Micro factories: the wanted high tech new essential for local communities

The promise of a tailored-made world dedicated to conceiving on demand products in a resilient and reliant way may pop-up in the manufacturing sector thanks to highly automated factories called micro factories.

Industry 4.0 never fails to give you the impression that more will happen. History will say, as always, that there is nothing new on the horizon; that it is just a question of time or money or whatever other circumstances that have put the topic at the centre of the attention. Although with a bit of research, everything seems to have been thought already, scientists are truly the most creative people – technology evolution and massive investment have made again science fiction realistic. Now what? A new kind of factories is giving wings to the most ambitious projects with less money, less energy, less waste but most important acting local.

According to the World Economic Forum, Microfactories are small-to-medium, modular manufacturing facilities that use state-of-the-art technology like AI to optimise operations. World Manufacturing Foundation in its 2021 report on modular microfactories explains that the concept started to emerge in Japan in the nineties and is defined as a highly automated small-footprint facility which could be located in a small room to produce parts or consumer products. Nowadays, it seems to include also larger footprints with highly modular, flexible and automated facilities to produce small-batches.

4 reasons micro factories can make a difference in the manufacturing sector

Micro-factory solutions open new horizons for manufacturers, who typically must prioritise technology in terms of investment. The investment can be reduced thanks to a wide range of available European funding mechanisms. In that case, efficiency would be the unique word that defines Micro-factories. The first reason to jump into a micro-factory system is cost saving. The good thing about micro-factories is that only specific cells or components must be changed, making maintenance easier. Moreover, everything is standardised, even environmental parameters.

Another reason to find the micro-factory trend attractive is its capacity to produce highly personalised products and services. Even if the manufacturer has a hard time identifying the tailored need, agile and automated systems facilitate quick changes in production requirements. The main difference between conventional and micro factories is the lower power and resource consumption: localised production helps to shorten the transportation of goods, as much as the cost and carbon emissions.

The cutting-edge solution for science, the case of Fieldmade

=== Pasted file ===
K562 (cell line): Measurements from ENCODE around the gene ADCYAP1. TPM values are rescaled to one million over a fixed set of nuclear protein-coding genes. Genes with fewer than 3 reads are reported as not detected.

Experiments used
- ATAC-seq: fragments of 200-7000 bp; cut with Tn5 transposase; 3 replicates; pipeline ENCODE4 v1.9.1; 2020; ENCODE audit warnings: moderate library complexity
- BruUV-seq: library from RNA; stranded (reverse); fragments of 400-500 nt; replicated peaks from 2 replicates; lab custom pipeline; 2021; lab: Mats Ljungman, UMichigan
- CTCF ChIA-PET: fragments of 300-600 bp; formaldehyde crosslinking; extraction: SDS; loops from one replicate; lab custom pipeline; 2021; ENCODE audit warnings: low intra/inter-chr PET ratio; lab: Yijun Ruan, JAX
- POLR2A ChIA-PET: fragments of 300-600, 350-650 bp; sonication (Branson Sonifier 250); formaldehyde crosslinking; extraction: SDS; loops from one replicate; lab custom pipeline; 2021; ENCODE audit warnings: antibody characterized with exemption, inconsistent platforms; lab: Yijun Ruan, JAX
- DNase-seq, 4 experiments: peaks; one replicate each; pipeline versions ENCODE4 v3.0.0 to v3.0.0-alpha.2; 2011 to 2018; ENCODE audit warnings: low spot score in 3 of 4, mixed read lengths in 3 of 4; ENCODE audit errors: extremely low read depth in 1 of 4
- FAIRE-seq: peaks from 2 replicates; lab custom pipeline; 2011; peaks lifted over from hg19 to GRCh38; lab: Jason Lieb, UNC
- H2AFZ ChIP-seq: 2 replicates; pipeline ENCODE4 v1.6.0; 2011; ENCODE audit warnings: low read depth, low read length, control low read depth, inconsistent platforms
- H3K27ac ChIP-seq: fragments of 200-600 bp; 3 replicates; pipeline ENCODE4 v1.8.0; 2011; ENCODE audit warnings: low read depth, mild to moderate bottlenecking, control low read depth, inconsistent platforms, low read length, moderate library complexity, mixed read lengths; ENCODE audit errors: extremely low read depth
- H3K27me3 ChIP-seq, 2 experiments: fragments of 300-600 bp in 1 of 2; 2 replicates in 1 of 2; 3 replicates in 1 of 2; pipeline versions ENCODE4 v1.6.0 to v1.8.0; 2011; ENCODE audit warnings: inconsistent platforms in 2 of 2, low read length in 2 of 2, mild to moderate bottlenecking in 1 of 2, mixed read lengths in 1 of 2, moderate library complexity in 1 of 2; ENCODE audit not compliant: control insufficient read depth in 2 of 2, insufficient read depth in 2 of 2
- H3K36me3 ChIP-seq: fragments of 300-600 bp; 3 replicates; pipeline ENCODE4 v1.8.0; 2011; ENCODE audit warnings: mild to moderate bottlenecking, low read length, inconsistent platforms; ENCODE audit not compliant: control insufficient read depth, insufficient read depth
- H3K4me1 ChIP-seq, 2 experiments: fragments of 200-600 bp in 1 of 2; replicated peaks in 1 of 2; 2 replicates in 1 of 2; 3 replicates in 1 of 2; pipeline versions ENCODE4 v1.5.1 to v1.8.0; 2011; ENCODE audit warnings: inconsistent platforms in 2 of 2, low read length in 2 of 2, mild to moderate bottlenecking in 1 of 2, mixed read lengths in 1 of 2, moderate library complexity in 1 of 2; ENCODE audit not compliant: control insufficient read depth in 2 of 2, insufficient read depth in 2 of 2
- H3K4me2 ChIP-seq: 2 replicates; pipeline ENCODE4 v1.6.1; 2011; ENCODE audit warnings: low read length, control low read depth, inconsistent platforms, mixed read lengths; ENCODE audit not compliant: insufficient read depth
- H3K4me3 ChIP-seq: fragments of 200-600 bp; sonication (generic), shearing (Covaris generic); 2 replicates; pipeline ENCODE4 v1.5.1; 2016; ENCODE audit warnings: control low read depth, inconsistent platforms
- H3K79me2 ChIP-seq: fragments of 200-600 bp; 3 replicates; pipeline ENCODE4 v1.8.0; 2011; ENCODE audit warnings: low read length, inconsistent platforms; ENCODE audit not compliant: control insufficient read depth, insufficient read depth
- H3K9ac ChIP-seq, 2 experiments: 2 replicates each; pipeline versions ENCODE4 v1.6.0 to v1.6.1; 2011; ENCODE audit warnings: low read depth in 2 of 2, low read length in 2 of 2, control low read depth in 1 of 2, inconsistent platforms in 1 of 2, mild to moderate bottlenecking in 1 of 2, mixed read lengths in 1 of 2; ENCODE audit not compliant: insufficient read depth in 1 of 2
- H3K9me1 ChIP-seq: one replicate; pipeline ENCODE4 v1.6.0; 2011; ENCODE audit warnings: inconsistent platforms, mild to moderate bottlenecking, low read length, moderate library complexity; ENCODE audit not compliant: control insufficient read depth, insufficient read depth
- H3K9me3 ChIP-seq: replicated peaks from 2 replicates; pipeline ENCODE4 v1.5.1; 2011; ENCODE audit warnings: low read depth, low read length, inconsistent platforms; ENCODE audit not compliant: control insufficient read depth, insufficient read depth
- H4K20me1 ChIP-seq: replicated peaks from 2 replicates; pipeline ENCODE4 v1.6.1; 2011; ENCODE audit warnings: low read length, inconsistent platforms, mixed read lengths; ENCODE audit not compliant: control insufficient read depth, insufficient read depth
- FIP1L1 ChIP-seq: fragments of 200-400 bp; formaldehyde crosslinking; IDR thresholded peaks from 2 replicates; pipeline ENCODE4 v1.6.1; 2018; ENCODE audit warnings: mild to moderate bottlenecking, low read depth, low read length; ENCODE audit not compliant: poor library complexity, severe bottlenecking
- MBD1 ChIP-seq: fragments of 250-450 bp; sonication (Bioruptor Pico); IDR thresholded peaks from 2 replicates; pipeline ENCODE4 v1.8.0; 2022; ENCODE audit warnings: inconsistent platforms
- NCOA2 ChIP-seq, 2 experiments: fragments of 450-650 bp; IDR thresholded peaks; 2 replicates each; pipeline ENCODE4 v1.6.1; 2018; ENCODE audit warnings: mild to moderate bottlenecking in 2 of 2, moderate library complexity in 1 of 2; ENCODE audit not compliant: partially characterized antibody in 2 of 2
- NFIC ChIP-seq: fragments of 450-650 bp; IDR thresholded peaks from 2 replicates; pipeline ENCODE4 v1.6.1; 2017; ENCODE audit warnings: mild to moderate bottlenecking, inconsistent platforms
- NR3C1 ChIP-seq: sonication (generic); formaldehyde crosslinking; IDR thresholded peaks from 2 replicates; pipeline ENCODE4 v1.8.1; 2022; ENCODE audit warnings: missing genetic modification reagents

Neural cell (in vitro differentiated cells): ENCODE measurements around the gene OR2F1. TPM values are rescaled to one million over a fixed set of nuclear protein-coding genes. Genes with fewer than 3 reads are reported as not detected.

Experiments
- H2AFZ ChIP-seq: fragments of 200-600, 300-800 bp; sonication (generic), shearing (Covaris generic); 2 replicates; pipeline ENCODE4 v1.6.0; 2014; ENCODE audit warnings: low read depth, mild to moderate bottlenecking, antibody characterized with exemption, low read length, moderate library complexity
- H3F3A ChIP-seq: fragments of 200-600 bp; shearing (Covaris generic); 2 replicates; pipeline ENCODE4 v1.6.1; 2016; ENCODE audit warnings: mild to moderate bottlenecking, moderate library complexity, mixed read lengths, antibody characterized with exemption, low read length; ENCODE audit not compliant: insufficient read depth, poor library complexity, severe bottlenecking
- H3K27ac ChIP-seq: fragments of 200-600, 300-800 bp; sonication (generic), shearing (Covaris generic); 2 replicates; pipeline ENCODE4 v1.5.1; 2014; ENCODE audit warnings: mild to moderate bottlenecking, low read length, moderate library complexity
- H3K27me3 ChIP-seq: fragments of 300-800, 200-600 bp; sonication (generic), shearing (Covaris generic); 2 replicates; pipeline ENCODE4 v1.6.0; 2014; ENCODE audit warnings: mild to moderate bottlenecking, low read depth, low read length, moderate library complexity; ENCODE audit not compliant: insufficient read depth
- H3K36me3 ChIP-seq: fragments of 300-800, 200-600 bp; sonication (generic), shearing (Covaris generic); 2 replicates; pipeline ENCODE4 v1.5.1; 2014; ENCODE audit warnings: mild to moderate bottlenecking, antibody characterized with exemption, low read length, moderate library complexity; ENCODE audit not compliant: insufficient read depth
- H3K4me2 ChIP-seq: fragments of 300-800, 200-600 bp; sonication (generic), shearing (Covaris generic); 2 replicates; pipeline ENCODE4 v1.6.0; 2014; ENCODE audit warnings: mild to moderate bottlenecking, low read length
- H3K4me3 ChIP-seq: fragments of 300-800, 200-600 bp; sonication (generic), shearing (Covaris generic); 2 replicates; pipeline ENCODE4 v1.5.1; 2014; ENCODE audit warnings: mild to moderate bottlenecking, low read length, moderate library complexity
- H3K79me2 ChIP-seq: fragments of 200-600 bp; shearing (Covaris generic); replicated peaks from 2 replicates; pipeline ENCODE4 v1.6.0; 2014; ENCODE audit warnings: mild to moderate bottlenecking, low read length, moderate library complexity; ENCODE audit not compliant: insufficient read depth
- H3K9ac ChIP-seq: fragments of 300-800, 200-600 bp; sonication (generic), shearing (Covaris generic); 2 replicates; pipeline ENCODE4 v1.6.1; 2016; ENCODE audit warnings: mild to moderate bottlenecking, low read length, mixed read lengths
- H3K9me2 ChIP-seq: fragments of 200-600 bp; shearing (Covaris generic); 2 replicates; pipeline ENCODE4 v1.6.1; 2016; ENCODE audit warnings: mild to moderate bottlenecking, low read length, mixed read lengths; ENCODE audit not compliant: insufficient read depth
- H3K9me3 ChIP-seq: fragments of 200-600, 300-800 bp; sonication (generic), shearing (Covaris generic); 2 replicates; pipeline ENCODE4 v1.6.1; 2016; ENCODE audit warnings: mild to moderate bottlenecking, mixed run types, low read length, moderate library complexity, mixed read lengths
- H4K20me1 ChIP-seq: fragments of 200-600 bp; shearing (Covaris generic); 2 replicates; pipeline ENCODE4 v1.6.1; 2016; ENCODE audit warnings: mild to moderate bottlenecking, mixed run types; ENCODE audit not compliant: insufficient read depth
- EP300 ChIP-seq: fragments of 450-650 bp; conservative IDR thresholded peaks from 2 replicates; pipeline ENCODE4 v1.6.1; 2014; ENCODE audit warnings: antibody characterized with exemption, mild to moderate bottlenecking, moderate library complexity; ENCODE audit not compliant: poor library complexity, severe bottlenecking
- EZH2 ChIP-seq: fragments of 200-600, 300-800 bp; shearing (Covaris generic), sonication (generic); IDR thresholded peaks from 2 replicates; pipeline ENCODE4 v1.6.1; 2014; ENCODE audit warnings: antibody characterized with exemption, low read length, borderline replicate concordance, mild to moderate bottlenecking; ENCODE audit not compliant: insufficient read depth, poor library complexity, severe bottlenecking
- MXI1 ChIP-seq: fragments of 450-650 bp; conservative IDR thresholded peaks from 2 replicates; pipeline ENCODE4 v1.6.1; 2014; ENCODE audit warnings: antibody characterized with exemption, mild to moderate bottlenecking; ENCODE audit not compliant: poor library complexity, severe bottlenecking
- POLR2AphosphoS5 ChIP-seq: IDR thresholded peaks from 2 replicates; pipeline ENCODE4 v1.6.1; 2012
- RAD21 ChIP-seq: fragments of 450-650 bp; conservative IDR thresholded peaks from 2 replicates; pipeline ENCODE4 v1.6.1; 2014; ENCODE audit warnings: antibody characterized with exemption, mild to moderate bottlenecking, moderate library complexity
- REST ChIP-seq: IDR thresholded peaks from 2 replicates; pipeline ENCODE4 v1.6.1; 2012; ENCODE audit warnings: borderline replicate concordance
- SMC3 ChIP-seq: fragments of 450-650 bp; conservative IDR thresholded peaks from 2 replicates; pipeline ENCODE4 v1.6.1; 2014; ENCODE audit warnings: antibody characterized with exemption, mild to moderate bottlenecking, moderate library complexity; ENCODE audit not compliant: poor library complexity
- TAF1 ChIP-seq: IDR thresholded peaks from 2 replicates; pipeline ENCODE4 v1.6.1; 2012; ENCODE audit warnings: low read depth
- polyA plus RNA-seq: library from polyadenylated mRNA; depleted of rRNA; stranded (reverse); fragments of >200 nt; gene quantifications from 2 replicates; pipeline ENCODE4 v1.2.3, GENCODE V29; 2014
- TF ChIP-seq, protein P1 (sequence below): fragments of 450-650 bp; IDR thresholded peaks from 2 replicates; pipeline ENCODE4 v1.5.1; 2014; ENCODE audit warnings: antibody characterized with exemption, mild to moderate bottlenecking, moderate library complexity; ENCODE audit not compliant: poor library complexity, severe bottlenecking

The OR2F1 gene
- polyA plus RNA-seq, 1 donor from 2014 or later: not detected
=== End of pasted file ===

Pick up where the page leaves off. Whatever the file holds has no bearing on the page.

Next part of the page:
Fieldmade, a tech-savvy company from Norway with its main office in Oslo, specialises in deployable additive manufacturing and digital supply chains. The company develops mobile additive manufacturing micro factories. They aim to produce spare parts on demand at the point of need. Thanks to the funds accorded through a European project called Change2Twin, the company can now digitise their mobile factories. The consequences are tremendous since they can have better control of the environment and process stability, increase their ability to perform predictive maintenance and provide remote assistance: “We are able to extract more data from our microfactory, and this gives us a deeper understanding of our systems during deployment and -operation. Furthermore, it has increased our confidence in our NOMAD systems by backing up our hypotheses with data.”

Local impact: is globalization running into its last chapter?

A few years ago, Made in Europe, Horizon Europe co-programmed public-private partnership was adopted as the voice and driver for sustainable manufacturing in Europe based on joined expertise and resources. The programme is running for 7 years with a total budget of €1.8 billion. The main objective is to boost European manufacturing ecosystems towards global technology leadership, circular industries and flexibility. The Partnership wants to contribute to Europe’s competitive, green, digital, resilient and human-centric manufacturing industry. In addition, the report that presents the partnership clearly exposed the local perspective: “The Partnership will contribute strongly to the interaction among key players that steer and/or implement national and regional manufacturing innovation initiatives”.

Being geographically closer to customers also means being closer to their tastes and preferences. Authenticity is the new need, and the best way to serve it is to have the manufacturing companies next to your door. It not only gives more value to the product but also limits the price fluctuations that can happen due to a war, a pandemic, political tensions, or other out-of-control reasons. Jobs are also a legitimate concern since automation provokes fear among workers. Nevertheless, the local component in micro factories could be an asset for regions before being considered as a reference for a manufacturing jobs nest.  Micro-factories can really make a difference in the near future, giving more power to the manufacturing sector to adopt a circular economy, creating jobs, and boosting productivity at a local level and cost.

Marjorie Grassler